Tagged: CRUD

Spring Boot CRUD Application

Spring Boot CRUD Application

Learn to build Spring boot web applications supporting CRUD operations through form-based UI built on thymeleaf and spring mvc support.

1. Overview

In this tutorial, we are creating a web application with two views :

  • List all employees view – It display all the employees from database in a tabular format in UI. Additionally, there are links to update or delete any employee. This screen also has a separate option which can navigate to create employee screen.
  • Create/update employee view – This screen is used to add a new employee or edit the details of a existing .Add employee screen

There are two main components in this example to focus – MVC controller and UI views.

2. Spring MVC Controller

The controller class has URL mappings and it’s handler methods. There are handler methods are all CRUD operations including POST operation to handle form submission to create/update an employee.

Notice how given handler methods are binding model data to view; and they return view names in string format which gets resolved by view resolver in HTML files.

import java.util.List;import java.util.Optional; import org.springframework.beans.factory.annotation.Autowired;import org.springframework.stereotype.Controller;import org.springframework.ui.Model;import org.springframework.web.bind.annotation.PathVariable;import org.springframework.web.bind.annotation.RequestMapping;import org.springframework.web.bind.annotation.RequestMethod; import com.fusebes.demo.entity.EmployeeEntity;import com.fusebes.demo.exception.RecordNotFoundException;import com.fusebes.demo.service.EmployeeService; @Controller@RequestMapping("/")public class EmployeeMvcController {@AutowiredEmployeeService service; @RequestMappingpublic String getAllEmployees(Model model) {List<EmployeeEntity> list = service.getAllEmployees(); model.addAttribute("employees", list);return "list-employees";} @RequestMapping(path = {"/edit", "/edit/{id}"})public String editEmployeeById(Model model, @PathVariable("id") Optional<Long> id) throws RecordNotFoundException {if (id.isPresent()) {EmployeeEntity entity = service.getEmployeeById(id.get());model.addAttribute("employee", entity);} else {model.addAttribute("employee", new EmployeeEntity());}return "add-edit-employee";} @RequestMapping(path = "/delete/{id}")public String deleteEmployeeById(Model model, @PathVariable("id") Long id) throws RecordNotFoundException {service.deleteEmployeeById(id);return "redirect:/";} @RequestMapping(path = "/createEmployee", method = RequestMethod.POST)public String createOrUpdateEmployee(EmployeeEntity employee) {service.createOrUpdateEmployee(employee);return "redirect:/";}}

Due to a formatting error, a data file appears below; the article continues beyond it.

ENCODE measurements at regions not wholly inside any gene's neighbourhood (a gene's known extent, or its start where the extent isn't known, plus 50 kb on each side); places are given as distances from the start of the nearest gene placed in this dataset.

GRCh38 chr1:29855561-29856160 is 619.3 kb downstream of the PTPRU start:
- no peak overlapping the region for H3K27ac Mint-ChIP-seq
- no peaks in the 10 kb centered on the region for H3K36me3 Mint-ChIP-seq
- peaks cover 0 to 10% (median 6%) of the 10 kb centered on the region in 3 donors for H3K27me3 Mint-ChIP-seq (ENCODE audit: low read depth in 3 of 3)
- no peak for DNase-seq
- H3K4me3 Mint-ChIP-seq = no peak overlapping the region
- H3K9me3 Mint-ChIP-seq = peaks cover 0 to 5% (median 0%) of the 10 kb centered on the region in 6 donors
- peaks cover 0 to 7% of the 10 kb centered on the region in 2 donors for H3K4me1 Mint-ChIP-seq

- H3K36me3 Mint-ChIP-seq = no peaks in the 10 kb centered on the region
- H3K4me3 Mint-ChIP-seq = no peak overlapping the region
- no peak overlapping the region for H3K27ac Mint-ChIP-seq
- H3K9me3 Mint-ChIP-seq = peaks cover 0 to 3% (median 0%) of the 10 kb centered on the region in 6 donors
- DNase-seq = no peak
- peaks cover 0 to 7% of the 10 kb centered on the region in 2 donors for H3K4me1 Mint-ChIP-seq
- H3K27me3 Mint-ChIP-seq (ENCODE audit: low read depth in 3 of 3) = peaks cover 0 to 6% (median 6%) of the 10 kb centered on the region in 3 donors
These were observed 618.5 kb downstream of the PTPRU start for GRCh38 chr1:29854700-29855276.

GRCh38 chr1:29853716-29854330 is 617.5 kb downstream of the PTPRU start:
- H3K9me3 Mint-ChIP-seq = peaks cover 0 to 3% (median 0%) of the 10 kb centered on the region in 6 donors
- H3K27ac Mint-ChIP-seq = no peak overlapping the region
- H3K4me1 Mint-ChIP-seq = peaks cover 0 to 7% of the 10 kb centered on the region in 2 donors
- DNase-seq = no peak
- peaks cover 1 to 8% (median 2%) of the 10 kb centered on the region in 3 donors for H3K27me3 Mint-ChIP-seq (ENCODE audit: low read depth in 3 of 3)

• getAllEmployees() – It returns list of all employees and is mapped to path “/”. It’s default view of the application.
  • editEmployeeById() – It is used to either add new or edit an existing employee. It uses the same HTML view for both operations. If there is an employee Id in context, then that employee is edited – else a new employee is created.
  • deleteEmployeeById() – A simple URL request to delete an employee by it’s Id.
  • createOrUpdateEmployee() – This method handle the HTTP POST requests which are used to either create a new employee or update an employee. Create or update operation depends on presence of employee id in model.

3. Thymeleaf templates

As stated before we are using two views in this example.